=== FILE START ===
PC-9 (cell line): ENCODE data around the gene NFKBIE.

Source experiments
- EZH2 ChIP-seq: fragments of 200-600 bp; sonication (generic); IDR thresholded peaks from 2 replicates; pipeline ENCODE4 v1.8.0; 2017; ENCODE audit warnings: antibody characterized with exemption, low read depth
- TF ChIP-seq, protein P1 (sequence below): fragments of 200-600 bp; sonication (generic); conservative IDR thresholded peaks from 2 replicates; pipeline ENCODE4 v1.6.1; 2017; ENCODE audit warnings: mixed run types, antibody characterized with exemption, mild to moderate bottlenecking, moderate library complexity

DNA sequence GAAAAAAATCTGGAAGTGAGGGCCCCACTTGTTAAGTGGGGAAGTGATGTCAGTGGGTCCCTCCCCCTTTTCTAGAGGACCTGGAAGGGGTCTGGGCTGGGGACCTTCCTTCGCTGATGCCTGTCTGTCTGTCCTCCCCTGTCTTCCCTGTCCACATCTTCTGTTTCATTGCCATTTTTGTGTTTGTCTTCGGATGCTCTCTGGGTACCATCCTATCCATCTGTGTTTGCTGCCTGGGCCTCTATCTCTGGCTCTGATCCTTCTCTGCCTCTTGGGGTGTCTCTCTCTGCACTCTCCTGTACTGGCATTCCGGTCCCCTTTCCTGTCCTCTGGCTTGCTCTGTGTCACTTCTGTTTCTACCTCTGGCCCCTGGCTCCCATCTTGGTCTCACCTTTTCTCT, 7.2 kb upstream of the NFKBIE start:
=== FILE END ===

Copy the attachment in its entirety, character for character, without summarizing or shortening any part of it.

PC-9 (cell line): ENCODE data around the gene NFKBIE.

Source experiments
- EZH2 ChIP-seq: fragments of 200-600 bp; sonication (generic); IDR thresholded peaks from 2 replicates; pipeline ENCODE4 v1.8.0; 2017; ENCODE audit warnings: antibody characterized with exemption, low read depth
- TF ChIP-seq, protein P1 (sequence below): fragments of 200-600 bp; sonication (generic); conservative IDR thresholded peaks from 2 replicates; pipeline ENCODE4 v1.6.1; 2017; ENCODE audit warnings: mixed run types, antibody characterized with exemption, mild to moderate bottlenecking, moderate library complexity

DNA sequence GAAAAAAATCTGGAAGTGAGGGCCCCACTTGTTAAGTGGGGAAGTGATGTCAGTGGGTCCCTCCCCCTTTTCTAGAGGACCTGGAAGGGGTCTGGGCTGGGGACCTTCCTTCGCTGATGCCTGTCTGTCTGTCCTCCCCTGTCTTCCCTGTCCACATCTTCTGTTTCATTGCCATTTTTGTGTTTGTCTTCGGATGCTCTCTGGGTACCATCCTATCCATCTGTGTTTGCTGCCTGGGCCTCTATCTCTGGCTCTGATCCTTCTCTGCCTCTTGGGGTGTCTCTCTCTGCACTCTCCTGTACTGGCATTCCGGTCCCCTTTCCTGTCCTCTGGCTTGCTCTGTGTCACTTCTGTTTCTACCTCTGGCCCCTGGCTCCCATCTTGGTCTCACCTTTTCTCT, 7.2 kb upstream of the NFKBIE start: